ACLU of Georgia

Georgia bill would require government permit for street protests

Doug Richards | 11Alive | March 17, 2022

ATLANTA — A bill to tighten government controls over civil protests could become law this year. Republicans passed the bill in the Senate this week. It addresses issues raised by protests in Atlanta over the last two years.

 

There were well-attended protests in the summer of 2020 after the killing of Rayshard Brooks during his confrontation with an Atlanta police officer in a Wendy’s parking lot.  

 

However, after the peaceful protests started, an arsonist torched the restaurant. Days later an eight-year-old girl, Secoriea Turner, died from gunfire after a crowd had gathered nearby.

“The end result of that was establishing a condition of chaos that emboldened criminals,” Sen. Randy Robertson of Columbus told Senators this week. 

 

The former sheriff’s deputy is behind the bill that would add even more criminal penalties when protests turn violent. Christopher Bruce of the American Civil Liberties Union said it goes too far. 

 

“This is not a Republican bill or a Democratic bill. This is an un-American bill,” Bruce said Thursday.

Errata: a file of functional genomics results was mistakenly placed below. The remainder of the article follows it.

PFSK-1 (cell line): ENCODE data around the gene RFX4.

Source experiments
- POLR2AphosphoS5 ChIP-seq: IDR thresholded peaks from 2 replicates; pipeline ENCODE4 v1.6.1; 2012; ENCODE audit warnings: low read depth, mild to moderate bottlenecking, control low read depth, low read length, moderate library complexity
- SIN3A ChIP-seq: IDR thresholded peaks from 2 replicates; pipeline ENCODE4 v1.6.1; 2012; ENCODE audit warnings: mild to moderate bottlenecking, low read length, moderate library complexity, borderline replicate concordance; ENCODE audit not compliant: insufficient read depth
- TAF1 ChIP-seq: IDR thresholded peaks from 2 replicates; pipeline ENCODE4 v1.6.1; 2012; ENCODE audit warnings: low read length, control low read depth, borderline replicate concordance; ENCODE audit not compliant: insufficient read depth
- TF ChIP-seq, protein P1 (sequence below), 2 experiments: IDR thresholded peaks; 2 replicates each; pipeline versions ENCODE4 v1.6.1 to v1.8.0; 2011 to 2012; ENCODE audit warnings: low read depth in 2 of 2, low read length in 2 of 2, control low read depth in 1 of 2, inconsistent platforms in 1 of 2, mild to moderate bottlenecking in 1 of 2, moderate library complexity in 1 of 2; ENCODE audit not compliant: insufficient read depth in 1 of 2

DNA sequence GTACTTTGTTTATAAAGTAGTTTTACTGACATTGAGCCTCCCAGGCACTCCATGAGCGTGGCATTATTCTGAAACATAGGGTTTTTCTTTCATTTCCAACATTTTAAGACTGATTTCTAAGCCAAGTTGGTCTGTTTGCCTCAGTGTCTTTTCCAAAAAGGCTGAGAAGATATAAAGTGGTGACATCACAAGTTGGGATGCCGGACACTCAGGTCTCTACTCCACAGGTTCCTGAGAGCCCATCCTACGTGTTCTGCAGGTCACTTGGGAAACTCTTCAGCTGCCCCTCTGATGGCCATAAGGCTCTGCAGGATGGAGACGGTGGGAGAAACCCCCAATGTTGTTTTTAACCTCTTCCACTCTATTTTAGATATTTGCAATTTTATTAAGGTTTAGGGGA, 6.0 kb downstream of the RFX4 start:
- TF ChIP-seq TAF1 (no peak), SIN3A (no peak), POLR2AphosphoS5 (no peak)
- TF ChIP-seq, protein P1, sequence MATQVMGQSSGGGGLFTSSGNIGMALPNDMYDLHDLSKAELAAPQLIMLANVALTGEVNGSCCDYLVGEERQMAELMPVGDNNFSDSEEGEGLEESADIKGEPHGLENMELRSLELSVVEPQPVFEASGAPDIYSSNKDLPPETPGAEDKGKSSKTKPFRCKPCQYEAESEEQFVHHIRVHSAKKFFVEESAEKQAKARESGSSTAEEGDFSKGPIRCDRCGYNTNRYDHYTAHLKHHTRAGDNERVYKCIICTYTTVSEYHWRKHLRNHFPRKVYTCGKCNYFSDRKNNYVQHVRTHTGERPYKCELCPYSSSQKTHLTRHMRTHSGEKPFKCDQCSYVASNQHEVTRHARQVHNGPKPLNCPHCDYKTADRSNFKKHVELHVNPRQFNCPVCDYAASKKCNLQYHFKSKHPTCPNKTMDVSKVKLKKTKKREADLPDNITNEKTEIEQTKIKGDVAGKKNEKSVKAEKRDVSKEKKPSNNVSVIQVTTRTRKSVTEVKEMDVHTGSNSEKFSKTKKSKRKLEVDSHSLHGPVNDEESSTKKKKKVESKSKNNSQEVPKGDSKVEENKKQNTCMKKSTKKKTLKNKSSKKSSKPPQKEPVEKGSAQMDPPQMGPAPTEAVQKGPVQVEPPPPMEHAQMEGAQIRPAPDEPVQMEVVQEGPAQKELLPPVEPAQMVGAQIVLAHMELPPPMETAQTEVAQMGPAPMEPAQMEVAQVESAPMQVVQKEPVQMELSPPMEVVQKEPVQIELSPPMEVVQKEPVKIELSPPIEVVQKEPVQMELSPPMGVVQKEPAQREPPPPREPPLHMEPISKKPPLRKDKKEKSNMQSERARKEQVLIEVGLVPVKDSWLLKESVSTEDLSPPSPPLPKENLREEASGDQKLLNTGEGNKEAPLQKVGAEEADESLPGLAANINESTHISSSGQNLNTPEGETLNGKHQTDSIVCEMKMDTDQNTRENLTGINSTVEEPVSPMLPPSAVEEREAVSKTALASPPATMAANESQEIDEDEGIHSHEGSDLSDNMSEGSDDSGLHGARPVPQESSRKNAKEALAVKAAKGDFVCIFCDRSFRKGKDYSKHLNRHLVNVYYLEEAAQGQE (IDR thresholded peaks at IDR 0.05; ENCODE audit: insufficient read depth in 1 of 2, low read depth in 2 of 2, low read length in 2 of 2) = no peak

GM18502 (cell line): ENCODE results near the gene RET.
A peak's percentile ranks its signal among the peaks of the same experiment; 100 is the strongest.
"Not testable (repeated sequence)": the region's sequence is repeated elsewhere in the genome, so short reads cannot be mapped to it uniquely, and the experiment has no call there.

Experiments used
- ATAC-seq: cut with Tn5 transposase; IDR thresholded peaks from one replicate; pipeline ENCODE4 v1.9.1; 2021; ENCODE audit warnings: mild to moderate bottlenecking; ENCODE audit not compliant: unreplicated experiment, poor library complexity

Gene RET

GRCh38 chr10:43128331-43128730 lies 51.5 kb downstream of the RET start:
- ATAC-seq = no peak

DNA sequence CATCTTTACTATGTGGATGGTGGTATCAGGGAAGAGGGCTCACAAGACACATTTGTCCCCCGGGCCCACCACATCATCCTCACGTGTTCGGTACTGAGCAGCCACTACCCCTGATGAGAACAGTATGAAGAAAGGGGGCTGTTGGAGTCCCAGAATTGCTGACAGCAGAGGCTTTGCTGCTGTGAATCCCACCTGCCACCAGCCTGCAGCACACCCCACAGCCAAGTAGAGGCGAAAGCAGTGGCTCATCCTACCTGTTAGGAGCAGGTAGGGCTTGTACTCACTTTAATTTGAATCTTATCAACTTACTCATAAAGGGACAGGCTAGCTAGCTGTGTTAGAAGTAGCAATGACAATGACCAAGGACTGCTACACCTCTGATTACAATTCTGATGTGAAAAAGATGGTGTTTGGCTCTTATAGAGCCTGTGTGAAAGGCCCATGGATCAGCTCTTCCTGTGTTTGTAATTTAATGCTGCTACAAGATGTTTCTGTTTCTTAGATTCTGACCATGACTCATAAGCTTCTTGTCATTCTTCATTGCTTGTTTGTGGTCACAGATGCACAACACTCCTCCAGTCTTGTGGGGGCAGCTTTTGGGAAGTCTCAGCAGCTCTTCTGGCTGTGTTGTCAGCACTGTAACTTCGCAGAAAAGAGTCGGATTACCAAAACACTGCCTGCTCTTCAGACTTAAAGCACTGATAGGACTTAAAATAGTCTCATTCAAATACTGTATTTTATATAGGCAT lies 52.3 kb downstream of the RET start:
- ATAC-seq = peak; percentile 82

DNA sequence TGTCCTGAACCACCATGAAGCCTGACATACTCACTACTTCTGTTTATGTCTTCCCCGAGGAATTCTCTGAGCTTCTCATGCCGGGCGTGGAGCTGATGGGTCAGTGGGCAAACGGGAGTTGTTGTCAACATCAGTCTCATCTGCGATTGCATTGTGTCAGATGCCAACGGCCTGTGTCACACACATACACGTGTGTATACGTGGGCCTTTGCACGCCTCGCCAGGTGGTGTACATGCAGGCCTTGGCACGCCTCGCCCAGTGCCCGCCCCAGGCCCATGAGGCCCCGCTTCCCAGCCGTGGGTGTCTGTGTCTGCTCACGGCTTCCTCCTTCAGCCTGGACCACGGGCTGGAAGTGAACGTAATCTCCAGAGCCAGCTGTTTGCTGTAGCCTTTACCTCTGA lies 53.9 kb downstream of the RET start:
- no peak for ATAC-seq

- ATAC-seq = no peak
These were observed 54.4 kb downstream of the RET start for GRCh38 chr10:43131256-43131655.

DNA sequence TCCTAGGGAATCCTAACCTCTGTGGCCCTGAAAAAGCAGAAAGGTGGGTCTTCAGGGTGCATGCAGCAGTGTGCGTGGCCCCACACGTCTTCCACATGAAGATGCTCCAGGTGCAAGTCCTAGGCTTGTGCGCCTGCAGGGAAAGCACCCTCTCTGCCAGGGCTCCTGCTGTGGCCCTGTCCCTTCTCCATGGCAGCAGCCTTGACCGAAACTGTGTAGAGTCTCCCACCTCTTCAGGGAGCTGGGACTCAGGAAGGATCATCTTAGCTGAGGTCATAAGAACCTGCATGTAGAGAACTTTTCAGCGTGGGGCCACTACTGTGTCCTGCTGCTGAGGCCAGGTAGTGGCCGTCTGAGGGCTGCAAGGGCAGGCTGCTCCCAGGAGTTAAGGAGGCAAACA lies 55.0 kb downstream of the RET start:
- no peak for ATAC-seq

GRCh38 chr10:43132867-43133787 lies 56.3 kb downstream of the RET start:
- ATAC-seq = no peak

Robertson’s bill would:

  • Require protesters to apply for permits first – giving cities three business days to issue them.

  • It would add penalties for any assembly of two or more persons “who convey any threat that is severe… and objectively offense… specifically directed to inciting or producing imminent lawless action.”

  • It would also make cities liable to lawsuits if they fail to control unlawful assemblies that get dangerous

“This is needed legislation if you want to live in a safe community,” Robertson told senators, before the bill passed on Crossover Day.

“Do these provisions… incentivize counties or municipalities to crack down on protest?” Sen. Michelle Au (D-Johns Creek) asked Robertson.

 

“No, ma’am,” he answered.  “What this does is give citizens the perfect space and the perfect opportunity to go out and exercise (their) right to free speech.”

 

Bruce said the provision, making cities liable for damages from protests, would do exactly what Au suggested.

 

“Any time your first amendment right is threatened, we need to step up and question your government why. This is one of those type of bills. You need to make sure you have the right to protest on any area, anytime,” Bruce said.

 

Republicans in the Senate passed the protest bill on a party-line vote.  It is poised to have the same kind of success if it comes up for a vote in the House between now and when the general assembly adjourns April 4.